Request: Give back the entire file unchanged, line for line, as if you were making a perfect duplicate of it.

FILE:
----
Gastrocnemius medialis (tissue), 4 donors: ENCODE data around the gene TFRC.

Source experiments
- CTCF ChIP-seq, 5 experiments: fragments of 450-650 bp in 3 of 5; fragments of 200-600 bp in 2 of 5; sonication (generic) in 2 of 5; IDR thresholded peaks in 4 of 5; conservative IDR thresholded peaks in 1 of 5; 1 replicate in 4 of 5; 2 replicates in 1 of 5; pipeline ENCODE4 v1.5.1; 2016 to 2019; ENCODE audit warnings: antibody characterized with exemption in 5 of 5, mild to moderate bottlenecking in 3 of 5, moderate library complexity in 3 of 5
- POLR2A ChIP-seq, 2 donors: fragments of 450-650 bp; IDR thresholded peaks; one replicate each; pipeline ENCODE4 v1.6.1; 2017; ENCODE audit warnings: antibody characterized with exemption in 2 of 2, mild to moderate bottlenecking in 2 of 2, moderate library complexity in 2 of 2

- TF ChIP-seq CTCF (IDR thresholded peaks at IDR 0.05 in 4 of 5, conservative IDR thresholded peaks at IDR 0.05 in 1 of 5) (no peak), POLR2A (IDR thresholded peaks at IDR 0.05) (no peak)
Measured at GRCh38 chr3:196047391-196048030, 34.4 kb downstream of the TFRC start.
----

Gastrocnemius medialis (tissue), 4 donors: ENCODE data around the gene TFRC.

Source experiments
- CTCF ChIP-seq, 5 experiments: fragments of 450-650 bp in 3 of 5; fragments of 200-600 bp in 2 of 5; sonication (generic) in 2 of 5; IDR thresholded peaks in 4 of 5; conservative IDR thresholded peaks in 1 of 5; 1 replicate in 4 of 5; 2 replicates in 1 of 5; pipeline ENCODE4 v1.5.1; 2016 to 2019; ENCODE audit warnings: antibody characterized with exemption in 5 of 5, mild to moderate bottlenecking in 3 of 5, moderate library complexity in 3 of 5
- POLR2A ChIP-seq, 2 donors: fragments of 450-650 bp; IDR thresholded peaks; one replicate each; pipeline ENCODE4 v1.6.1; 2017; ENCODE audit warnings: antibody characterized with exemption in 2 of 2, mild to moderate bottlenecking in 2 of 2, moderate library complexity in 2 of 2

- TF ChIP-seq CTCF (IDR thresholded peaks at IDR 0.05 in 4 of 5, conservative IDR thresholded peaks at IDR 0.05 in 1 of 5) (no peak), POLR2A (IDR thresholded peaks at IDR 0.05) (no peak)
Measured at GRCh38 chr3:196047391-196048030, 34.4 kb downstream of the TFRC start.